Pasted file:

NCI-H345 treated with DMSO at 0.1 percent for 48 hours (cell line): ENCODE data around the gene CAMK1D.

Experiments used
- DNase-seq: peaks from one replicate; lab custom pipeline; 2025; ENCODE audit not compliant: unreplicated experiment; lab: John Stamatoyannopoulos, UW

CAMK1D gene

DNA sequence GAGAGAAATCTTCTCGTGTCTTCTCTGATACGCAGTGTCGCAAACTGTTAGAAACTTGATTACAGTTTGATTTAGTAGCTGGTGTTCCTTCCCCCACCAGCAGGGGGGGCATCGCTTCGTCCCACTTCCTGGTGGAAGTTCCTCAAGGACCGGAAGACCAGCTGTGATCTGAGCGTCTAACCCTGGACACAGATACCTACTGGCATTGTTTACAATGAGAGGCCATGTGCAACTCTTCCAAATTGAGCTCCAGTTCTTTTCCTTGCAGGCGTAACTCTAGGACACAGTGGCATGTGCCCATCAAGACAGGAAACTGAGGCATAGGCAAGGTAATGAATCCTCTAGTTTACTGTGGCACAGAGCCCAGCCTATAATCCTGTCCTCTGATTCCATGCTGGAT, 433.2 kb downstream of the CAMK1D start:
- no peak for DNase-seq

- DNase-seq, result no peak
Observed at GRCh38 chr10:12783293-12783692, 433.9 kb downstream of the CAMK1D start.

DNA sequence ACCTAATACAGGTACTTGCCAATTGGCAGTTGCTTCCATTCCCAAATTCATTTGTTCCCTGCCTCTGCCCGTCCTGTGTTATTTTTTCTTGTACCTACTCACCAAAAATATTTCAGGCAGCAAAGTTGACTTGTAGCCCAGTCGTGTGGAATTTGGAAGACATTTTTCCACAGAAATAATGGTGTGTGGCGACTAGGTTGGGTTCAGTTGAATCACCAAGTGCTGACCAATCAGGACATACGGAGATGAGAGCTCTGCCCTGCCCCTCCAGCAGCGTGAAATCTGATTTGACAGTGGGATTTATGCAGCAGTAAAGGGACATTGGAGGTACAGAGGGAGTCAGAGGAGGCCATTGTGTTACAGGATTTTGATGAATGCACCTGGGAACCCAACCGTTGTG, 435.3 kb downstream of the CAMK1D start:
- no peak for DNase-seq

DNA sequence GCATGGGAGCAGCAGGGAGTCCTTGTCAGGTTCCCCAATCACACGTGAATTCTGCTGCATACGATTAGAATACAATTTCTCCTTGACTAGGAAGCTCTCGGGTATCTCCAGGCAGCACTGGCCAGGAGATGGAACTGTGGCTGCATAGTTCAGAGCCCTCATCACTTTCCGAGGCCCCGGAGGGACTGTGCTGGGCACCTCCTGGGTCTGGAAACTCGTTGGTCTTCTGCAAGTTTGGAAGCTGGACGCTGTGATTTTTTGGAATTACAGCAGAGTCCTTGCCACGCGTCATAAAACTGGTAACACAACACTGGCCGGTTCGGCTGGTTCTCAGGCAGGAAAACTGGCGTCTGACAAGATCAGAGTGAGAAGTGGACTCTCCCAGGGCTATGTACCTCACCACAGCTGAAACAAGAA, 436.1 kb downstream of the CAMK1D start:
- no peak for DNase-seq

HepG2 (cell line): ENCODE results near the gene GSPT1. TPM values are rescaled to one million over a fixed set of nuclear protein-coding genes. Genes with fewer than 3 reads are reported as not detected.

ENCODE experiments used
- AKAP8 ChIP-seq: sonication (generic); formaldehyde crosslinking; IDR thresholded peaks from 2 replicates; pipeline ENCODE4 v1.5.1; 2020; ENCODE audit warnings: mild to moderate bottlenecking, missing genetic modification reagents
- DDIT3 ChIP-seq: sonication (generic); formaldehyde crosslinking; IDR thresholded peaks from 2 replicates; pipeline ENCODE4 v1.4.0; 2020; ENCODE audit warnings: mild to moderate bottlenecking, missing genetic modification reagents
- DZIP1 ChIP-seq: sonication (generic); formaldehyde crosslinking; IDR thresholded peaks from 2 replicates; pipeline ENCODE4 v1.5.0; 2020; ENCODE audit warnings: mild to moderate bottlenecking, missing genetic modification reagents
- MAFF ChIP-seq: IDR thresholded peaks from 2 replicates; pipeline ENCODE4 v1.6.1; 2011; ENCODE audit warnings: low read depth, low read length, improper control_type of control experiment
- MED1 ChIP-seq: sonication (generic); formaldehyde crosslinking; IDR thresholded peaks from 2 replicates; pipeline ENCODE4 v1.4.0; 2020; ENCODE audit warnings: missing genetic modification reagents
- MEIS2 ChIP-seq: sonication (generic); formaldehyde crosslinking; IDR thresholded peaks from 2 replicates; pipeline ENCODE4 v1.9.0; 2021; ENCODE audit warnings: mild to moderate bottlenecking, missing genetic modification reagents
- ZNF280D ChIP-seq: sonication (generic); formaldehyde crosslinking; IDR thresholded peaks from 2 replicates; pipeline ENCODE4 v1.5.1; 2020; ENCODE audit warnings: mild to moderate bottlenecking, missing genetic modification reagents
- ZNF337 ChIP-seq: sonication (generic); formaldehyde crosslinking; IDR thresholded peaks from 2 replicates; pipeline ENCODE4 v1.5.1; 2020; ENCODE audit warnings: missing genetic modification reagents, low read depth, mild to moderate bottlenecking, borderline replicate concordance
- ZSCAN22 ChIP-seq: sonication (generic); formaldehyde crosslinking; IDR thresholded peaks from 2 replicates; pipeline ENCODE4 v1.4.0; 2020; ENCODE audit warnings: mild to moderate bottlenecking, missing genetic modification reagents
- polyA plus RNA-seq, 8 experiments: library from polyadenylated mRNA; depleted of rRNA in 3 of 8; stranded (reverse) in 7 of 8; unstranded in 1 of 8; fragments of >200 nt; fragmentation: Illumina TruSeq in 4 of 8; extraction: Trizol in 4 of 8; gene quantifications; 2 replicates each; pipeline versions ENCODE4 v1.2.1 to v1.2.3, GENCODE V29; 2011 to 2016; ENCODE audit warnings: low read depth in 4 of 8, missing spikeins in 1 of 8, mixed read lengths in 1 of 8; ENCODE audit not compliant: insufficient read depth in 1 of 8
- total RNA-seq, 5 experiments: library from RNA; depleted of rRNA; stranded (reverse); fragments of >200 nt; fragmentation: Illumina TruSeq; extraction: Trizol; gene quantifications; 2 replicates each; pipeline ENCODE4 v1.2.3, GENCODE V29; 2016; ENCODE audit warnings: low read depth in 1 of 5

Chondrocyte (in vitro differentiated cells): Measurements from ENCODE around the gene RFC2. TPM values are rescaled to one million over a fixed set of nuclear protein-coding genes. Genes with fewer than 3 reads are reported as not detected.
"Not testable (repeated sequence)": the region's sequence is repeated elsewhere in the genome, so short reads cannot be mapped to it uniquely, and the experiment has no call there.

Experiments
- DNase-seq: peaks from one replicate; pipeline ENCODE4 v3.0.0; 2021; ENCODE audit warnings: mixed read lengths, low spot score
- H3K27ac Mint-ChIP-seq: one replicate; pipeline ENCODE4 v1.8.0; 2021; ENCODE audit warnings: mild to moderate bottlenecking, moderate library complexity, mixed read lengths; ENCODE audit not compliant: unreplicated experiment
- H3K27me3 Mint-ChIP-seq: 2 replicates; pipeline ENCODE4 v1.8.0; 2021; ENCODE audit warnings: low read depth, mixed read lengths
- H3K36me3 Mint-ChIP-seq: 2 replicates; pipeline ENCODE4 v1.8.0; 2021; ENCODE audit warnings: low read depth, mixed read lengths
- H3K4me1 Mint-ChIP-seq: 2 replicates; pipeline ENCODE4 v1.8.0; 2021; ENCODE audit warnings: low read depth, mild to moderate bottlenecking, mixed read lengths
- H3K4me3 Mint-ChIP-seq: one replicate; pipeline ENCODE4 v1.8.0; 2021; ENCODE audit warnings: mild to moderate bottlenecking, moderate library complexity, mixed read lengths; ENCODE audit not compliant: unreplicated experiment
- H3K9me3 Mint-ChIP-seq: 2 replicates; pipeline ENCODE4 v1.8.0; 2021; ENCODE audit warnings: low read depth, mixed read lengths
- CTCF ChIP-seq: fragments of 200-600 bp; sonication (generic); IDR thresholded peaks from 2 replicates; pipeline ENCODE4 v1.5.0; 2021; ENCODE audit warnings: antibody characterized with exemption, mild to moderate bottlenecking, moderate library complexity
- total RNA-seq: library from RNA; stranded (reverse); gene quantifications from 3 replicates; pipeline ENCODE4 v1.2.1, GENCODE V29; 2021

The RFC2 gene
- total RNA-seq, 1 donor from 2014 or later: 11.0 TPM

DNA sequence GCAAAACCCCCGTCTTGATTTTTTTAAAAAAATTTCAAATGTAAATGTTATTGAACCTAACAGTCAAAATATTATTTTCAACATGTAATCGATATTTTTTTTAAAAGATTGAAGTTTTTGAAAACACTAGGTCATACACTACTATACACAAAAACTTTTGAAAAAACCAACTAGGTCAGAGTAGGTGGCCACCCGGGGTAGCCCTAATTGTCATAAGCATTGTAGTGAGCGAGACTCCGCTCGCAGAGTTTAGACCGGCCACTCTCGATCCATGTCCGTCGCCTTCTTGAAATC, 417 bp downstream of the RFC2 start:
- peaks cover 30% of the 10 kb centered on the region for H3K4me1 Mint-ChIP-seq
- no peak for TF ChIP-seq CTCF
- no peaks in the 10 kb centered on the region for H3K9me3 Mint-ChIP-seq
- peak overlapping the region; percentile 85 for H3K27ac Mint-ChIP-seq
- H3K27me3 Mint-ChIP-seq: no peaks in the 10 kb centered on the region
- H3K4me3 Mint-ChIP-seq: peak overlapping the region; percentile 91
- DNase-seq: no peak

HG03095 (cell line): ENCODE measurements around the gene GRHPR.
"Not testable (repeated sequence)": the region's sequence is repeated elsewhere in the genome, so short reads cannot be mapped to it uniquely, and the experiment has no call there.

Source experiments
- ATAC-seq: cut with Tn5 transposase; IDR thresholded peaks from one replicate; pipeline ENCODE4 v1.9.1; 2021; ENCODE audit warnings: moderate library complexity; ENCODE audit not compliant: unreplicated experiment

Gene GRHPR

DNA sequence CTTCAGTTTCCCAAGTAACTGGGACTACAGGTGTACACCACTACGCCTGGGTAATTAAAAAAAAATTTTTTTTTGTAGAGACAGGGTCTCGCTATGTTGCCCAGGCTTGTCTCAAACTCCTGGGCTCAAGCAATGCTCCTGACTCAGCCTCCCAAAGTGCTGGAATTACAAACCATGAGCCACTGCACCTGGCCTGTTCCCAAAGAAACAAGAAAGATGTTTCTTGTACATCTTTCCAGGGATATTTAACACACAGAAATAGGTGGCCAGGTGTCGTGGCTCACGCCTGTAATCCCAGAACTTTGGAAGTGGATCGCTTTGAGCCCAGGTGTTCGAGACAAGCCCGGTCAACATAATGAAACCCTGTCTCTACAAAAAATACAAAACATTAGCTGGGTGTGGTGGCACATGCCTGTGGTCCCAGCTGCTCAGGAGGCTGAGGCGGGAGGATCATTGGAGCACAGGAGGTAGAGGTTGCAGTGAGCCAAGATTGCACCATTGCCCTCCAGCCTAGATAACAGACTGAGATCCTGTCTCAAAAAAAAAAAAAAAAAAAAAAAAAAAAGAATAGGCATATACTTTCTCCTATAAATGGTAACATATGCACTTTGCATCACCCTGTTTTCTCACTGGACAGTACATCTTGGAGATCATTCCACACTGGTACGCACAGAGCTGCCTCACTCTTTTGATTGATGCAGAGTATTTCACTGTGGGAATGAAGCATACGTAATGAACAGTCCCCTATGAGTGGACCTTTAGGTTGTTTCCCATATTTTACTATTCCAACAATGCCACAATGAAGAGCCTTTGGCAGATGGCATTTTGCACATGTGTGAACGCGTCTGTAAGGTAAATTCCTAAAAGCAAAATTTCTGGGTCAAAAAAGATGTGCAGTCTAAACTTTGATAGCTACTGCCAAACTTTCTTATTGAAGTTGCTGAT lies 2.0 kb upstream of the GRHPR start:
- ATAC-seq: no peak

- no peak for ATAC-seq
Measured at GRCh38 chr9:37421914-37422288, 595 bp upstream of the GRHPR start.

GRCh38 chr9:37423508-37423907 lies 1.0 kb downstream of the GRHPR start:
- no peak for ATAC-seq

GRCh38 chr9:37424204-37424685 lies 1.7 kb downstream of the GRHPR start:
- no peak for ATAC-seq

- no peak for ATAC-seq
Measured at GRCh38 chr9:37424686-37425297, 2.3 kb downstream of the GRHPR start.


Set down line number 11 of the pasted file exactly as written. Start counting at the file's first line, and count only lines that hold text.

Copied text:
DNA sequence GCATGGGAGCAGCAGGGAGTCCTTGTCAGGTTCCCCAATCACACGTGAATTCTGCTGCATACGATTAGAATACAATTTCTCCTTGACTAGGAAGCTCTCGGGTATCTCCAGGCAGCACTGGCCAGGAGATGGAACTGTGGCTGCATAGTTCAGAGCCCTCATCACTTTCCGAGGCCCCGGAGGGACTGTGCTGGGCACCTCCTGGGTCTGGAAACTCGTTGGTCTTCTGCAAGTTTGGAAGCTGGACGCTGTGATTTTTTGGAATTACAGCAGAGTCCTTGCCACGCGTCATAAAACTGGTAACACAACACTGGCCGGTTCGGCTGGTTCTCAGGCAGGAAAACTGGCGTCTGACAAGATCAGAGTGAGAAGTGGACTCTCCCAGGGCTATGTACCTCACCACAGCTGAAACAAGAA, 436.1 kb downstream of the CAMK1D start: